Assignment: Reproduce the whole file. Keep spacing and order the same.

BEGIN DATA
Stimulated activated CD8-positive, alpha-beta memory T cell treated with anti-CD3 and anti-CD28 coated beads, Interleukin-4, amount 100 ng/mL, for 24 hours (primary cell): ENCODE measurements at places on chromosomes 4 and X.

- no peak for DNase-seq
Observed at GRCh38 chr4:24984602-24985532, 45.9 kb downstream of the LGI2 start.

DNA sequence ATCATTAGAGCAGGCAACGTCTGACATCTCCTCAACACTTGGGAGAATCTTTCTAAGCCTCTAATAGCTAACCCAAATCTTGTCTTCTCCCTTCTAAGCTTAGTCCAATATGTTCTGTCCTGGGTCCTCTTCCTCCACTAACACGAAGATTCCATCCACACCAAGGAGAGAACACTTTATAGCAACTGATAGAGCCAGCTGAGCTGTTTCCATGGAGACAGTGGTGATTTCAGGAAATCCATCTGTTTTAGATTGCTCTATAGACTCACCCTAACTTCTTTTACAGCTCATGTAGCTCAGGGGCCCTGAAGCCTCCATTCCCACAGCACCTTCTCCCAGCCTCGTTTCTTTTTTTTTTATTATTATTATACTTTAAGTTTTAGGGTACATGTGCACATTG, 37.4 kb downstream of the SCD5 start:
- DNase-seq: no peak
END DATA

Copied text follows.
Stimulated activated CD8-positive, alpha-beta memory T cell treated with anti-CD3 and anti-CD28 coated beads, Interleukin-4, amount 100 ng/mL, for 24 hours (primary cell): ENCODE measurements at places on chromosomes 4 and X.

- no peak for DNase-seq
Observed at GRCh38 chr4:24984602-24985532, 45.9 kb downstream of the LGI2 start.

DNA sequence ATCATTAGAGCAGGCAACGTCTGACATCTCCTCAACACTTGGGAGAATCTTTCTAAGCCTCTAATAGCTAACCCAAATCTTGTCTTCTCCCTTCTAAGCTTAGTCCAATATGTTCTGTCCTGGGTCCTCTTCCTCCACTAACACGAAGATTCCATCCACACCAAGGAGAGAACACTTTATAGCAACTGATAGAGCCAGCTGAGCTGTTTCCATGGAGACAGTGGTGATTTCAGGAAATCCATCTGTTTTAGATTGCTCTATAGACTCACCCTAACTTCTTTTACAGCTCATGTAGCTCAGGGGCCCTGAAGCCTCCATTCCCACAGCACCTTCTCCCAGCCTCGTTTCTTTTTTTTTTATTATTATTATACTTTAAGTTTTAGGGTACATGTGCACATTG, 37.4 kb downstream of the SCD5 start:
- DNase-seq: no peak